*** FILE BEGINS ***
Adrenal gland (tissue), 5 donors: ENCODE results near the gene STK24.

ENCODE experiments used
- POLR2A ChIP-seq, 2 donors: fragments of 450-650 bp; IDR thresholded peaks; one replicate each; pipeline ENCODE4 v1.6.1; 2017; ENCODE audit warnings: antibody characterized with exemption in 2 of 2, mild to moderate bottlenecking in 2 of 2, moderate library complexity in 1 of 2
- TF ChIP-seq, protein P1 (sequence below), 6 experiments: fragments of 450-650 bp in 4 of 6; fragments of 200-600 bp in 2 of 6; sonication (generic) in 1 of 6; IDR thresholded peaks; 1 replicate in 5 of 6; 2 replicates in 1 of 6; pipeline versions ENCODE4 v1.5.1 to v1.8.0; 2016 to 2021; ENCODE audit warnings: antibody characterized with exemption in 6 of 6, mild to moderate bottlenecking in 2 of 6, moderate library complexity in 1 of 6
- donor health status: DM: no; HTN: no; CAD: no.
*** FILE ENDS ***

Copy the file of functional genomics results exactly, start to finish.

Adrenal gland (tissue), 5 donors: ENCODE results near the gene STK24.

ENCODE experiments used
- POLR2A ChIP-seq, 2 donors: fragments of 450-650 bp; IDR thresholded peaks; one replicate each; pipeline ENCODE4 v1.6.1; 2017; ENCODE audit warnings: antibody characterized with exemption in 2 of 2, mild to moderate bottlenecking in 2 of 2, moderate library complexity in 1 of 2
- TF ChIP-seq, protein P1 (sequence below), 6 experiments: fragments of 450-650 bp in 4 of 6; fragments of 200-600 bp in 2 of 6; sonication (generic) in 1 of 6; IDR thresholded peaks; 1 replicate in 5 of 6; 2 replicates in 1 of 6; pipeline versions ENCODE4 v1.5.1 to v1.8.0; 2016 to 2021; ENCODE audit warnings: antibody characterized with exemption in 6 of 6, mild to moderate bottlenecking in 2 of 6, moderate library complexity in 1 of 6
- donor health status: DM: no; HTN: no; CAD: no.